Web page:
Q: I heard that ground meat can prove harmful or even fatal for pregnant women during pregnancy. Is this true?

A: Ground meat or mince is meat that is ground/ chopped into fine pieces by a meat grinder.  It is often used in hamburgers or other dishes such as Bolognese sauce, but it's also used as part of sausages. The meat used in ground meat dishes may be beef, pork, lamb, chicken, turkey, mutton, or goat meat.

Ground beef or ground meat has an increased risk of being contaminated, especially if it's undercooked, and can present an infection risk to everyone including to pregnant people. This is because ground meat can be contaminated, especially when it is served or stays at room temperature and the consumption of ground meat can become life-threatening for the mother and the baby. Pregnant women are most vulnerable with their weak immune systems to the potential bacteria in ground meat.

Ground beef may be entirely contaminated with bacteria. In the case of whole meats, the inside of the meat is germ-free. The bacterial contamination, if any, is only on the surface and this may be sterilized by cooking well. If the ground meat is not cooked well right up to the center, it is quite certain that pathogenic bacteria will not die. They will then enter the body of the pregnant woman who consumes the meat and cause sickness and food poisoning. The diseases caused by the bacteria lodged in ground meat include listeriosis, e.coli, Campylobacter infections, salmonellosis, and toxoplasmosis. It can cause dehydration, bloody diarrhea, and kidney failure. It can lead to severe anemia and damage the gastrointestinal tract.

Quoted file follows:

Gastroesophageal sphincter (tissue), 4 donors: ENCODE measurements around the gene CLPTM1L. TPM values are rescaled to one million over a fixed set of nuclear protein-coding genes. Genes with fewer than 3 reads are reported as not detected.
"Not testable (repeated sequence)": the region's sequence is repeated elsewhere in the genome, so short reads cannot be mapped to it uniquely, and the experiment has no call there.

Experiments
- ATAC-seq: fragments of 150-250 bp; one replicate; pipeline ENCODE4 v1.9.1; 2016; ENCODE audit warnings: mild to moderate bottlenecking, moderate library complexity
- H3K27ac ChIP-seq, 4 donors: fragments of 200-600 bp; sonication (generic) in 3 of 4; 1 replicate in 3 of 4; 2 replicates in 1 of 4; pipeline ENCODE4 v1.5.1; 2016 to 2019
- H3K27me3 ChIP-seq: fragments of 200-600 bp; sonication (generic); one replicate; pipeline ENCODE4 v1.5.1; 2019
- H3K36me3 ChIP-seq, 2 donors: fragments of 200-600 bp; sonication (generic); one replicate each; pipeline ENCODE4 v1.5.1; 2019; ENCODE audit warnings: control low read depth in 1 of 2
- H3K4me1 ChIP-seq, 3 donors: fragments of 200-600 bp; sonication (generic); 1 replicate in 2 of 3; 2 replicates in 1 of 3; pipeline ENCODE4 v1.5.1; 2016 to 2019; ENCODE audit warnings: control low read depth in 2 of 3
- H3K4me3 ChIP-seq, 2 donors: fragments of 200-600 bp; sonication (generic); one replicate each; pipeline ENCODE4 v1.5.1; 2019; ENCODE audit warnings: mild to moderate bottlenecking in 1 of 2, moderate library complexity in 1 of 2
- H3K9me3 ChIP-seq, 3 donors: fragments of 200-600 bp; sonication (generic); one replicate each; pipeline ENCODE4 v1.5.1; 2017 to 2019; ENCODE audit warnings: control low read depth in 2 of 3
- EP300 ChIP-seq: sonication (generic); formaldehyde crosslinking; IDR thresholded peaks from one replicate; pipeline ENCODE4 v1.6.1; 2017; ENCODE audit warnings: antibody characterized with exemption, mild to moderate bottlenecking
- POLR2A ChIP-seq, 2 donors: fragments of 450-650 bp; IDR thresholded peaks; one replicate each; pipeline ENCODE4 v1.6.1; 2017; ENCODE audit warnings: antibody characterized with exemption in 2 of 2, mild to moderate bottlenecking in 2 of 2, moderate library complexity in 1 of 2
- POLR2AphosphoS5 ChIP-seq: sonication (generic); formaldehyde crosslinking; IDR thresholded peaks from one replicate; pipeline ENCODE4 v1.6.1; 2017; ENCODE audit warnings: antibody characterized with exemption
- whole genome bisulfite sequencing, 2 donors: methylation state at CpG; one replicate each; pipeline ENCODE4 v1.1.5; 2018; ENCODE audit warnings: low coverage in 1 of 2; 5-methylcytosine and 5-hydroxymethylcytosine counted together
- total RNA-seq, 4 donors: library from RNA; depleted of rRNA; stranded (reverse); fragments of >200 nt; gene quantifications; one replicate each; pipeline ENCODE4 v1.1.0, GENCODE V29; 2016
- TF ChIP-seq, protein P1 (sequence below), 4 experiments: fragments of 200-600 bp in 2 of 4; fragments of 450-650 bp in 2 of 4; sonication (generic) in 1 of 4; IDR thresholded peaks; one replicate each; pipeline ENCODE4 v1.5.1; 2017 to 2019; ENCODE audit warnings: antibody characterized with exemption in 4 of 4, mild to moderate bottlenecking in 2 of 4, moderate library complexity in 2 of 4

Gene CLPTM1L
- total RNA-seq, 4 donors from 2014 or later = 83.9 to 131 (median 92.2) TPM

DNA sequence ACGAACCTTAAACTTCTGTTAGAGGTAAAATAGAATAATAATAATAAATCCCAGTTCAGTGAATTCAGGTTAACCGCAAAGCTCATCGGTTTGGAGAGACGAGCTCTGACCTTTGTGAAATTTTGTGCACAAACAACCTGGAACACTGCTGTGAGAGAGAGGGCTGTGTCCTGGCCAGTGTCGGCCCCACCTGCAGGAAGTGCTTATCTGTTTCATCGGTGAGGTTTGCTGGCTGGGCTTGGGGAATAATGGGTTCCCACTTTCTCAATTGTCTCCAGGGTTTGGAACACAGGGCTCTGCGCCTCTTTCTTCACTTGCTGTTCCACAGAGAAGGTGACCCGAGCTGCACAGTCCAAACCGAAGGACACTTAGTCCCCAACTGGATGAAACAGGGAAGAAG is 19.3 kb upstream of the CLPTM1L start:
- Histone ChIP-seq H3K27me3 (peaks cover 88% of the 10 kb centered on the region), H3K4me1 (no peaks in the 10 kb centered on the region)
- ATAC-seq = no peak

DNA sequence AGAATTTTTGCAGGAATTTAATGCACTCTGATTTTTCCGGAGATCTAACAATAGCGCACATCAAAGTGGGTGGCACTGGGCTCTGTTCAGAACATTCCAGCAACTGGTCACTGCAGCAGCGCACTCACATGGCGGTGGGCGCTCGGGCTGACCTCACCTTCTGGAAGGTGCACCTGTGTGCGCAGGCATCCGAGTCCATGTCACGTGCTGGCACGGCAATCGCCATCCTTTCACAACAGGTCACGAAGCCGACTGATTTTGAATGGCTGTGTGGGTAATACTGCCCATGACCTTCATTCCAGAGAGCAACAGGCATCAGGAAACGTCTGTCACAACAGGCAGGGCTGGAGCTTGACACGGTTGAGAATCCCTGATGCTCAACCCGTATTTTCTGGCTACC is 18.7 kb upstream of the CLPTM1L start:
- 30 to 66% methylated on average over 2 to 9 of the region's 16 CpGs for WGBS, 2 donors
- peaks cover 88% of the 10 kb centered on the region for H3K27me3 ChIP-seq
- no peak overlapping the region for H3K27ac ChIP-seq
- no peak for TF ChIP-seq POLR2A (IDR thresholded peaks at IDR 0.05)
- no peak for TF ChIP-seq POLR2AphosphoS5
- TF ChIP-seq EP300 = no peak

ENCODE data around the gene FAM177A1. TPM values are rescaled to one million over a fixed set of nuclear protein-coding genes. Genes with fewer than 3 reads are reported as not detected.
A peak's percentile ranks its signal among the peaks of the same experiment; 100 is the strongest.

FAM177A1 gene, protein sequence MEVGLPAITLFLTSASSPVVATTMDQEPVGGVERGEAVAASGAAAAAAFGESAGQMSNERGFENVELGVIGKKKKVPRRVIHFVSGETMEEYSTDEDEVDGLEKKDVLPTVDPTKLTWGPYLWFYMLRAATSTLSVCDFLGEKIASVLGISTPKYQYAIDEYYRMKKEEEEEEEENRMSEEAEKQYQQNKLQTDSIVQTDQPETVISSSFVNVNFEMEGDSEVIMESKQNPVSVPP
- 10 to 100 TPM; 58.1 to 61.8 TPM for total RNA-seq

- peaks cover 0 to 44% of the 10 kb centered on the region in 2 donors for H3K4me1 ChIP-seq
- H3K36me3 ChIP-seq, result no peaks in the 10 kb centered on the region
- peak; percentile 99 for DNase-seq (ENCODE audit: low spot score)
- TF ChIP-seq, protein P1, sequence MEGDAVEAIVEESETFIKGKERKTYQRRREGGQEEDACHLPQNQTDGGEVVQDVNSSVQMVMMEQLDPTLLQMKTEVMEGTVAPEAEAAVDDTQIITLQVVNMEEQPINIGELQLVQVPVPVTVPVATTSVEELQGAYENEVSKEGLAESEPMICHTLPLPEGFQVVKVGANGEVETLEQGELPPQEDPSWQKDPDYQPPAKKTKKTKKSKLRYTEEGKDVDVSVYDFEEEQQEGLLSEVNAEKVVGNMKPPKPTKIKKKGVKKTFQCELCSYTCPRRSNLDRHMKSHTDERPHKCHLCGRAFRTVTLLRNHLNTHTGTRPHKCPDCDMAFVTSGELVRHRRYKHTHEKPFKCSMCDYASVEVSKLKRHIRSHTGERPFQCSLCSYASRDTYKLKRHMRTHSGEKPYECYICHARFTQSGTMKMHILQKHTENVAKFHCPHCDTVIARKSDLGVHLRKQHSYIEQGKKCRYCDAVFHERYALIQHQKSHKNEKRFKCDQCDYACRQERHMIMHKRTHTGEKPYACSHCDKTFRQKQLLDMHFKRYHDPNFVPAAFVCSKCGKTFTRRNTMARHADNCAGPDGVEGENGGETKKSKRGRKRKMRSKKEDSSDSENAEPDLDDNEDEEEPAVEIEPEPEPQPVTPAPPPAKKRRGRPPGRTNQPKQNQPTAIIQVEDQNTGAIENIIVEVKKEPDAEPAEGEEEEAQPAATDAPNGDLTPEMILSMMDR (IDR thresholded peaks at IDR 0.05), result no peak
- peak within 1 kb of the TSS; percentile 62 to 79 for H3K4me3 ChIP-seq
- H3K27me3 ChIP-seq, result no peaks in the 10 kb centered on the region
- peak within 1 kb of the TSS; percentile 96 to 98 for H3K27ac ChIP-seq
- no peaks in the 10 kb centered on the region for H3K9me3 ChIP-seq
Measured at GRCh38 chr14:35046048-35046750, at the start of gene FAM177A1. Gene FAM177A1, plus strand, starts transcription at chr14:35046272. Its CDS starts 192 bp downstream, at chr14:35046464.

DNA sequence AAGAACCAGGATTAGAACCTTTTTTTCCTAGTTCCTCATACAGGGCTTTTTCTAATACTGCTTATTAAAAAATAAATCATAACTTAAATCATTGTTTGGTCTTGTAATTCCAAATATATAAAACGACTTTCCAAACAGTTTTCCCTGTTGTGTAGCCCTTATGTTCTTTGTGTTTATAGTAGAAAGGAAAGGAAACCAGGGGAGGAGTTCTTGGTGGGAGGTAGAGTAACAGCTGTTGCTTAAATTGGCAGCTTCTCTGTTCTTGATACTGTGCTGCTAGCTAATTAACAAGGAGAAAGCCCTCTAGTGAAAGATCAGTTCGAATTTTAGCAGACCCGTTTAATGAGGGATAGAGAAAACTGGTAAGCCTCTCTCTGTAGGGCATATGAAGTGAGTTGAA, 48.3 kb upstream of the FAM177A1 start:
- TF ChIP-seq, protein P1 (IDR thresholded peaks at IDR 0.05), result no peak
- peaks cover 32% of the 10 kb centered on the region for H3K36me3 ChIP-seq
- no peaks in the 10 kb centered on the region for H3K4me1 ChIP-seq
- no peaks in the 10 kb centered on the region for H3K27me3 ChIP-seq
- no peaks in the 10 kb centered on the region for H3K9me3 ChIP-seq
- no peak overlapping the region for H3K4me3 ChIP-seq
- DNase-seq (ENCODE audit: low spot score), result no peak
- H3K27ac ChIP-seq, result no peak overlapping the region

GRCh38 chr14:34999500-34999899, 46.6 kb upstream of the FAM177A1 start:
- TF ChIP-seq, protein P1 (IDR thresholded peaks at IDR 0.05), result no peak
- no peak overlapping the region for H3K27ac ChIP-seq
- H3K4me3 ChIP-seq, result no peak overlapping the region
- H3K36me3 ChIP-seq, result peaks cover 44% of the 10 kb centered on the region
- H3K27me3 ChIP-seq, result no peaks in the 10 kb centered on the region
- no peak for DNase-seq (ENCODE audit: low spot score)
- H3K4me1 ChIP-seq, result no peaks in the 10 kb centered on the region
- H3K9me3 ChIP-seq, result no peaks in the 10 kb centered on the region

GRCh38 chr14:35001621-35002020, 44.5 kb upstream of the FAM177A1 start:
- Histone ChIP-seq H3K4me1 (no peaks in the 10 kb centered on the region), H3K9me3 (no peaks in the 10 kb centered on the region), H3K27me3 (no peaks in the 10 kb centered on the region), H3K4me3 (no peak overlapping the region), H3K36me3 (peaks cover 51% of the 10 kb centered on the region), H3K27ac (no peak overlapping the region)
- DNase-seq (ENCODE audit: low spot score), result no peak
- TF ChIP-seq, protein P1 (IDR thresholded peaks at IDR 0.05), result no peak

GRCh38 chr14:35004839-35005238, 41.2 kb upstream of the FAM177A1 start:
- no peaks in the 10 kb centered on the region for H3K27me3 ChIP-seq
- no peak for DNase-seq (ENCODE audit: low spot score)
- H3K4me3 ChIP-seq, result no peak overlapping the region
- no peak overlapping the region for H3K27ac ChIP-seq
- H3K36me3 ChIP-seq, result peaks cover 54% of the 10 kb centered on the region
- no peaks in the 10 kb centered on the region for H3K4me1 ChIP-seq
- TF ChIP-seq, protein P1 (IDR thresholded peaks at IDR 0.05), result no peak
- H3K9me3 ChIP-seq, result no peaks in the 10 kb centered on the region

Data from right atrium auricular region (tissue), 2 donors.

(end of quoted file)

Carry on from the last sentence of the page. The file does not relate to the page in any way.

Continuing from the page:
If you are eating ground meat during pregnancy ensure safe and hygienic handling of the meat. Never eat raw or undercooked ground meat. Ensure with a meat thermometer that the ground meat has been cooked to reach 160 degrees Fahrenheit. If no pinkness is visible on the meat it means it has been cooked completely. Don't eat cooked ground meat that has been outside the refrigerator for 2 hours or more.

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